Daniil Trifonov – The Carnegie Recital (2013) [FLAC 24 bit, 96 kHz]

Daniil Trifonov - The Carnegie Recital (2013) [FLAC 24 bit, 96 kHz] Download

Artist: Daniil Trifonov
Album: The Carnegie Recital
Genre: Classical
Release Date: 2013
Audio Format:: FLAC (tracks) 24 bit, 96 kHz
Duration: 01:18:46
Total Tracks: 30
Total Size: 1,24 GB


Alexander Scriabin (1872-1915)
Piano Sonata No.2 In G Sharp Minor, Op.19 “Sonata Fantasy”
1. 1. Andante 07:05
2. 2. Presto 03:26

Franz Liszt (1811-1886)
Piano Sonata In B Minor, S.178
3. Lento assai – Allegro energico 11:13
4. Andante sostenuto 07:37
5. Andante sostenuto – Lento assai 10:59

Frédéric Chopin (1810-1849)
24 Préludes, Op.28
6. 1. In C Major 0:38
7. 2. In A Minor 02:03
8. 3. In G Major 0:49
9. 4. In E Minor 01:40
10. 5. In D Major 0:32
11. 6. In B Minor 01:51
12. 7. In A Major 0:47
13. 8. In F Sharp Minor 01:39
14. 9. In E Major 01:30
15. 10. In C Sharp Minor 0:28
16. 11. In B Major 0:38
17. 12. In G Sharp Minor 01:11
18. 13. In F Sharp Major 03:08
19. 14. In E Flat Minor 0:32
20. 15. In D Flat Major (Raindrop) 05:24
21. 16. In B Flat Minor 01:04
22. 17. In A Flat Major 02:58
23. 18. In F Minor 0:50
24. 19. In E Flat Major 01:06
25. 20. In C Minor 01:29
26. 21. In B Flat Major 02:15
27. 22. In G Minor 0:40
28. 23. In F Major 01:06
29. 24. In D Minor 02:43

Nicolai Karlovich Medtner (1880-1951)
Four Fairy Tales (Skazki), Op.26
30. No.2 In E Flat Major – Molto Vivace 01:25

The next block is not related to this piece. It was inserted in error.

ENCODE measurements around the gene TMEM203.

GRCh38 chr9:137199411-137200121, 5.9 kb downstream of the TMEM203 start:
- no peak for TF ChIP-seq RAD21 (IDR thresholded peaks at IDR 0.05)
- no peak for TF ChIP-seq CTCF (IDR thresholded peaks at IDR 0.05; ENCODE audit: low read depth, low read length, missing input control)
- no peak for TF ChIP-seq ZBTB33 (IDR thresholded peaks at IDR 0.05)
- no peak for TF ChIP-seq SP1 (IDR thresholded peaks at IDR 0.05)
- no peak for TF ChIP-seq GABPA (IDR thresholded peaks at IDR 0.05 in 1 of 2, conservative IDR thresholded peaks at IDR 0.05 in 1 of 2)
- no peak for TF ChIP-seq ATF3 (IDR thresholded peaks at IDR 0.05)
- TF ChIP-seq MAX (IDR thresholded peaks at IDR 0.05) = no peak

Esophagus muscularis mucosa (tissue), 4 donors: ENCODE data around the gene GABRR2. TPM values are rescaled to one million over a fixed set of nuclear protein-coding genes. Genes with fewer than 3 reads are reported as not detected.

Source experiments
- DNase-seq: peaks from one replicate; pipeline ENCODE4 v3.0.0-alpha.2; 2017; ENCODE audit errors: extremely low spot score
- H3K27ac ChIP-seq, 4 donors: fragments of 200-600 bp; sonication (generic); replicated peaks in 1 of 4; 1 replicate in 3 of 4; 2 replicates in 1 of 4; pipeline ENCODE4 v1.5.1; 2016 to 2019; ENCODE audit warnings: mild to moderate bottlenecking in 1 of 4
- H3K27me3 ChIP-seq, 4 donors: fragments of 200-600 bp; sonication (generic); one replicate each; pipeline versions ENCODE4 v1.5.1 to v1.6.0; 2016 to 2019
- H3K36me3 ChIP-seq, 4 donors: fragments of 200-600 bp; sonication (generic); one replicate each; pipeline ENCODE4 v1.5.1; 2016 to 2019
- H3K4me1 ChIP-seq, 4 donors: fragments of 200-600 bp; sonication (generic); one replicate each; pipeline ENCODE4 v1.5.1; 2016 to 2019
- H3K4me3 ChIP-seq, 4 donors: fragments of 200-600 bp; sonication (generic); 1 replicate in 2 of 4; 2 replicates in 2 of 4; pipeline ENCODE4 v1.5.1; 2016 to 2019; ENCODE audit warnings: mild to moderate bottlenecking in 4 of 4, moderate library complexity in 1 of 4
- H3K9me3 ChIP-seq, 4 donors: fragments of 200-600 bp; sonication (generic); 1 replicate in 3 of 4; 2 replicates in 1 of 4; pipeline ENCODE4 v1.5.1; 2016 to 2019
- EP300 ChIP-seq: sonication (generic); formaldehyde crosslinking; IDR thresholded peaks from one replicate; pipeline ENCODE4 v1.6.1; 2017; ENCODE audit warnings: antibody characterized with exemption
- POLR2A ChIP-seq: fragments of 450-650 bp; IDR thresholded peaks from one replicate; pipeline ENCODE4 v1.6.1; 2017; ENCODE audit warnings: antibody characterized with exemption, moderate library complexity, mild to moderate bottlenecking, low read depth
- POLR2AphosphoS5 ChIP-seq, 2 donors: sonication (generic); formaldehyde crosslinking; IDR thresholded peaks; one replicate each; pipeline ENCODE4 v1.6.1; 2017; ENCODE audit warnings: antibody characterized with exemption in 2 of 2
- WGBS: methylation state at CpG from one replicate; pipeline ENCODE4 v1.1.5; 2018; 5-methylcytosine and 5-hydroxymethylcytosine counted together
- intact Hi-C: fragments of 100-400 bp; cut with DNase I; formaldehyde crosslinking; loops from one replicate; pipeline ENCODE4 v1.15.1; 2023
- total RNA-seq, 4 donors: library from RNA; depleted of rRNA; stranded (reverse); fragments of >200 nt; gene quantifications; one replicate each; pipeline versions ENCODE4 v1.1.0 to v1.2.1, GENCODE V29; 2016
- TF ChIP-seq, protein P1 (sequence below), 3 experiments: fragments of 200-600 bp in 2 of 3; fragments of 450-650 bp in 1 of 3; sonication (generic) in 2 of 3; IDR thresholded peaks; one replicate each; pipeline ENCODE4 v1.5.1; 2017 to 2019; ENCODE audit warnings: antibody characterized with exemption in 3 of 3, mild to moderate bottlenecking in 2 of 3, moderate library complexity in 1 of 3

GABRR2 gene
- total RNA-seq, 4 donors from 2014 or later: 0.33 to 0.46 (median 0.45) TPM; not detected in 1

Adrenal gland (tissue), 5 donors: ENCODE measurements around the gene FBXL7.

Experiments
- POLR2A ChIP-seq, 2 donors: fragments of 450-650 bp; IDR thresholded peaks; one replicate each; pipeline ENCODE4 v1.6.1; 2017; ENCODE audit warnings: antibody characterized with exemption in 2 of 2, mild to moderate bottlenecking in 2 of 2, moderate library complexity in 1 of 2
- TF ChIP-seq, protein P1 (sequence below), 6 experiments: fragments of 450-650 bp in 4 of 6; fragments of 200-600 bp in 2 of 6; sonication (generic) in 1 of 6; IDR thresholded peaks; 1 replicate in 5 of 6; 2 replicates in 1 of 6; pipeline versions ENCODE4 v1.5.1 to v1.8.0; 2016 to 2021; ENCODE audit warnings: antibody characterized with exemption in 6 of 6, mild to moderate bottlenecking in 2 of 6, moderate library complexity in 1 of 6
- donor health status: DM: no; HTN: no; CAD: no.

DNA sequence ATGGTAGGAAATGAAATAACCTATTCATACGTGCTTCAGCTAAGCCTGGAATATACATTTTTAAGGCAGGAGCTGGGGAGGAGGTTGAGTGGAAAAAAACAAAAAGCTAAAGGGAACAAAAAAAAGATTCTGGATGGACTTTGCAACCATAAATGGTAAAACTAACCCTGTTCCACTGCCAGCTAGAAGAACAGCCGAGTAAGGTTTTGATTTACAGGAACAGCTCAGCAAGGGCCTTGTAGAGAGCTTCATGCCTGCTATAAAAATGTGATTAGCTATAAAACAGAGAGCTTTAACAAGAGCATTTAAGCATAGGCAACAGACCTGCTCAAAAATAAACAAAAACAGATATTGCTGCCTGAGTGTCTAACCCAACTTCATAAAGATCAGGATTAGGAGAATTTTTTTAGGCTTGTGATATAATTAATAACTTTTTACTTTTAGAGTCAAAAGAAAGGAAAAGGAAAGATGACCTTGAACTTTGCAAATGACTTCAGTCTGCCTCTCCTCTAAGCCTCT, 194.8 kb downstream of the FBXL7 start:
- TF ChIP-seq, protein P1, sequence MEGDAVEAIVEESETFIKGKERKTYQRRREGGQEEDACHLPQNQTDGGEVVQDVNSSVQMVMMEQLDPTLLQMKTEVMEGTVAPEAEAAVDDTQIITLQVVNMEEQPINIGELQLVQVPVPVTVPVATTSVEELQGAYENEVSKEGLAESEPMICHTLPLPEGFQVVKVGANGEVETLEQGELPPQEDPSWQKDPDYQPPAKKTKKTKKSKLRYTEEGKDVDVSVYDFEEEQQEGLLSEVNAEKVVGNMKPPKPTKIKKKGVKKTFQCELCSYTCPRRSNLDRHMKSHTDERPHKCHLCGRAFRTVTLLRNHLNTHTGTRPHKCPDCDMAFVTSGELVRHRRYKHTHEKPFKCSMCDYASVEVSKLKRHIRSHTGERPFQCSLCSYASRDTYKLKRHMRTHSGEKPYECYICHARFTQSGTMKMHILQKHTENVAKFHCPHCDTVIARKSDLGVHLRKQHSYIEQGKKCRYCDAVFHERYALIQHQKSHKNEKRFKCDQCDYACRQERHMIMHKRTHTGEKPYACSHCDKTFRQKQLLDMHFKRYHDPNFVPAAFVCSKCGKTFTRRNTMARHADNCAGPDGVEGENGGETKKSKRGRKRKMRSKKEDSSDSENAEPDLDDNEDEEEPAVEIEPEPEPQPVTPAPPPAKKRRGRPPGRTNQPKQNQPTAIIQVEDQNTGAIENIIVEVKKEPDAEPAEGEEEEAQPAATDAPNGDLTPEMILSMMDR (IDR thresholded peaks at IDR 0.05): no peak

For over 120 years, New York’s Carnegie Hall has been the site for magic moments, with a special status reserved for notable debuts, from Tchaikovsky to the Beatles. When young Russian pianist Daniil Trifonov made his main-stage Carnegie Hall recital debut before a packed house in February 2013, there was indeed a sense of electric anticipation. Winner of the 2011 Tchaikovsky Competition in Moscow and the Arthur Rubinstein Competition in Tel Aviv the same year, Trifonov had already created a stir among connoisseurs; on the occasion of his first Carnegie recital, that anticipation gave way to the thrill, fulfillment, and delight of a full-fledged triumph.For those in attendance that February night, there could be no other conclusion: this pianist – his boyish face and frame belying his command as a performer – was more than just another prize-winning prodigy. Blending extreme technical facility with a poetic refinement vastly beyond his years, here was a phenomenon. No less an authority than Martha Argerich has said of Trifonov: “What he does with his hands is technically incredible. It’s also his touch – he has tenderness and also the demonic element. I never heard anything like that.”

Born in Nizhniy Novgorod in 1991 and raised in a musical family, Trifonov became a devoted musician from an early age. He trained in the renowned school of Russian pianism, first at the Gnessin School of Music in Moscow with Tatiana Zelikman, then with Sergei Babayan at the Cleveland Institute of Music. The main programme of his Carnegie debut recital presents the quintessence of the tradition to which he is heir: Chopin’s 24 Preludes op. 28 (1839), Liszt’s Sonata in B minor (1854) and Scriabin’s Piano Sonata No. 2 “Sonata-Fantasy” (1897), a chain of Romantic works with a kindred spirit, by composers who were themselves all piano virtuosos in their own right. It is repertoire of both deep substance and sensual allure, ideally suited to an artist of finesse as well as force.